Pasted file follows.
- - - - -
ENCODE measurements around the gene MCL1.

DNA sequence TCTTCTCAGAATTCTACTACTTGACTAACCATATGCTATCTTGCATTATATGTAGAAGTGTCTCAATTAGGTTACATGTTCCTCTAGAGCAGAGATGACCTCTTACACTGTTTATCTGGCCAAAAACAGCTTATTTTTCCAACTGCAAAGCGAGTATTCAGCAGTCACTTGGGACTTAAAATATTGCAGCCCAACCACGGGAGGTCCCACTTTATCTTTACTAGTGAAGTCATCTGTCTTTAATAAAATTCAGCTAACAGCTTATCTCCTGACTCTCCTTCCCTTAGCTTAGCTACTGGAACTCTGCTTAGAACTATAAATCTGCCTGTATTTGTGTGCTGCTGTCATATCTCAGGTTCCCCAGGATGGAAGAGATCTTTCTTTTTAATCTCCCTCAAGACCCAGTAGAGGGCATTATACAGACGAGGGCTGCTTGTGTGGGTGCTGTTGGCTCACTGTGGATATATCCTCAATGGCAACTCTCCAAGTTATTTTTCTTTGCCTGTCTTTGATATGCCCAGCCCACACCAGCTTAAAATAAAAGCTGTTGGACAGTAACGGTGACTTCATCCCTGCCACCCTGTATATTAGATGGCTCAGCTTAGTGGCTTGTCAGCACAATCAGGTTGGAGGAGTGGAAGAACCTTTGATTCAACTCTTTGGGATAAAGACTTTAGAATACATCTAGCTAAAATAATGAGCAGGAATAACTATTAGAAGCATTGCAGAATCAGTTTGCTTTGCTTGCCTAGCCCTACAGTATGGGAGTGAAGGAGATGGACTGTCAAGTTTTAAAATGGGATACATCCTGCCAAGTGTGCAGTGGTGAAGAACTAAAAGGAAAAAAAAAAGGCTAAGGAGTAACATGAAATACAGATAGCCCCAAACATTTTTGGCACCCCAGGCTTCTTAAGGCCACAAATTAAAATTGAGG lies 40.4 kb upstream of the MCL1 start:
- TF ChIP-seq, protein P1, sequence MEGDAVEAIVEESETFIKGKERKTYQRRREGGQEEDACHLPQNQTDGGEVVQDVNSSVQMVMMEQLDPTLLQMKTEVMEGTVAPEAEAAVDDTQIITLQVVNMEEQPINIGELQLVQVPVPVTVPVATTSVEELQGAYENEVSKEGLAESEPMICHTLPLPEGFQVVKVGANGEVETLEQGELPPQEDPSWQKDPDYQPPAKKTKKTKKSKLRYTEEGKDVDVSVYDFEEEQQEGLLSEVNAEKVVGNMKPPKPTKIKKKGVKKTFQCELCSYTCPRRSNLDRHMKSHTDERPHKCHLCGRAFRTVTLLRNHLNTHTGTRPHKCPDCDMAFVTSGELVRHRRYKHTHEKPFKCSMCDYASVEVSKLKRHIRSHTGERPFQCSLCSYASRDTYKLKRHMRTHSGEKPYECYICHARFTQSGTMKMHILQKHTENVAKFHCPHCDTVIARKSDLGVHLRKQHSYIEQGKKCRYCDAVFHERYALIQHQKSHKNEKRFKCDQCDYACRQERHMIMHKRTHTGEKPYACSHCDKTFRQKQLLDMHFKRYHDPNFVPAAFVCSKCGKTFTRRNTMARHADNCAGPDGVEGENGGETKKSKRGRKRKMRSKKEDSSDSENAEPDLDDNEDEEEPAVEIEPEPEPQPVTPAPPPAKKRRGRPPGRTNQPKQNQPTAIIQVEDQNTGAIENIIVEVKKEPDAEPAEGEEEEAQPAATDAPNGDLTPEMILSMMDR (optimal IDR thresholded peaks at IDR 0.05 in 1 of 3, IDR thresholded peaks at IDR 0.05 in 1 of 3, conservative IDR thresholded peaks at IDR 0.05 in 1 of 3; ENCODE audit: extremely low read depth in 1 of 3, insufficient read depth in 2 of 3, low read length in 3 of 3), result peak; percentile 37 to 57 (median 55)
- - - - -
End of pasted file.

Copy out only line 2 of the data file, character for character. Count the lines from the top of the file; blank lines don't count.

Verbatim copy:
DNA sequence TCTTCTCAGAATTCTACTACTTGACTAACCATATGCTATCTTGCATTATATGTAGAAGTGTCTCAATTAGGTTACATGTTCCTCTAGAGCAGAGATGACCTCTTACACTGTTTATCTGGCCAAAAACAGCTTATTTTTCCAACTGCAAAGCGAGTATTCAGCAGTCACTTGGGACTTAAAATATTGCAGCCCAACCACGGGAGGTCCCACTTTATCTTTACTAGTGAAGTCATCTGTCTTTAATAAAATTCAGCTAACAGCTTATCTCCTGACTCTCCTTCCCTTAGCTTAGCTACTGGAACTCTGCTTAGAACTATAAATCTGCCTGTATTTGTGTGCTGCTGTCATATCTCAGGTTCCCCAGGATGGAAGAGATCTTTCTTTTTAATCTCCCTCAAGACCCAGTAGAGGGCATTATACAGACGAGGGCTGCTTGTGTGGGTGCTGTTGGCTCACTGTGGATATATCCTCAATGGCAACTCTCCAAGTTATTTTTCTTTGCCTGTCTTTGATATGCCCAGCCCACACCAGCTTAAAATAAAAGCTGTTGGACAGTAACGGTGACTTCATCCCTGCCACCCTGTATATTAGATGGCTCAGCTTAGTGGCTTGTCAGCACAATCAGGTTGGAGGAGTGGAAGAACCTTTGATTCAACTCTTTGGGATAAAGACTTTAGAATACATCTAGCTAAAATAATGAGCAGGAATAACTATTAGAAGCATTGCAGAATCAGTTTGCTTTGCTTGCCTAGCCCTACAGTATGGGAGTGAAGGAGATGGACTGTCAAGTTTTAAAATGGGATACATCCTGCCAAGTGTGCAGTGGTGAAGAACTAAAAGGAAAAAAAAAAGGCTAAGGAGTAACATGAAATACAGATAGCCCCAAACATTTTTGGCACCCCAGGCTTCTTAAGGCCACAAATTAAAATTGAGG lies 40.4 kb upstream of the MCL1 start: